Shielded on all sides by high mountains, Chamba was ruled for an entire millennium by kings descended from Raja Sahil Verma, who founded it in 920 AD and named it after his daughter Champavati. Unlike Himachal states further south, it was never formally under Mughal rule and its distinct Hindu culture remained intact until the first roads were built to Dalhousie in 1870. When the state of Himachal Pradesh was formed in 1948, Chamba became the capital. Today, few foreign visitors make it out here, passing through before or after trekking, or stopping off to see the unique temples.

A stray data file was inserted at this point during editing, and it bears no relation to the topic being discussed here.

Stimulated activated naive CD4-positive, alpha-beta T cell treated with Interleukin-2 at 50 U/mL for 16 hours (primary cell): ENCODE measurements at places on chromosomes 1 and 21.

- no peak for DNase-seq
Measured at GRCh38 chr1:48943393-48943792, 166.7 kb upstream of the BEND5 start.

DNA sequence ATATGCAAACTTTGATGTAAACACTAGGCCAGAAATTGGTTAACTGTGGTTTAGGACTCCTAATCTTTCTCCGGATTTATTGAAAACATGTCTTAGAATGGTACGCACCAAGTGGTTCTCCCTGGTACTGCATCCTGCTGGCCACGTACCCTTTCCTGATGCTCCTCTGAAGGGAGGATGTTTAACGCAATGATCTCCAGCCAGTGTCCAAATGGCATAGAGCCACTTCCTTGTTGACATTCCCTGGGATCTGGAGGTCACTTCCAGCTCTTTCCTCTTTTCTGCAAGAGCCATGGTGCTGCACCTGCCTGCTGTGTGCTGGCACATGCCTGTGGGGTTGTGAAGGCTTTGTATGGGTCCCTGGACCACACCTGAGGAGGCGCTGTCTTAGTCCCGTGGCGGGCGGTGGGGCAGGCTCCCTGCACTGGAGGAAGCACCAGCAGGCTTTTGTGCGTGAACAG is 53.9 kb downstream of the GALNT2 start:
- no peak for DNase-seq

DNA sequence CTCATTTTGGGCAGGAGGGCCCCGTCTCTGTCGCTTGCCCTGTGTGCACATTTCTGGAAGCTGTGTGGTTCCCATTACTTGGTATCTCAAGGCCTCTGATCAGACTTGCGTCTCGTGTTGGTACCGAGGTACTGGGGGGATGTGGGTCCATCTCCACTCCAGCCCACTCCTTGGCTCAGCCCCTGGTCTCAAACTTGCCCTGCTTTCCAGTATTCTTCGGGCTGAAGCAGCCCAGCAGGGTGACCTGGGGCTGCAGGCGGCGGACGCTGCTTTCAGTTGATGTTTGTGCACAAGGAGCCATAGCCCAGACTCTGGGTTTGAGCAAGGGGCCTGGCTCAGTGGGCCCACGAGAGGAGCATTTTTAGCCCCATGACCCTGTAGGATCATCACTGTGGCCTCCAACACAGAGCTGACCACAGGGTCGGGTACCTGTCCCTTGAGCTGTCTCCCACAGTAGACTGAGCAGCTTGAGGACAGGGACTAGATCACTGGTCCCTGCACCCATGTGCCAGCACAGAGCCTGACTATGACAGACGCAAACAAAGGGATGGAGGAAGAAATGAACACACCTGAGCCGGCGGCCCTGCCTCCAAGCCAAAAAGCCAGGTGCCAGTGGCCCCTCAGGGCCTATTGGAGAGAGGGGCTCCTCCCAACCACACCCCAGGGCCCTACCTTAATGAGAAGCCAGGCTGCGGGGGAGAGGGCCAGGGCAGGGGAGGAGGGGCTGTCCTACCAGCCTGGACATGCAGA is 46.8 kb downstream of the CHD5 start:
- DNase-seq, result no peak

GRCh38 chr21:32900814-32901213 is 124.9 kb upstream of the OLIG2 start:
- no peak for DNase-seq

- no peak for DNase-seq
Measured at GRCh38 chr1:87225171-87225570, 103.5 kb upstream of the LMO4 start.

The chaugan, a large green used for sports, evening strolls and festive celebrations, marks the centre of town, overlooked by the imposing old Rang Mahal palace, now a government building.

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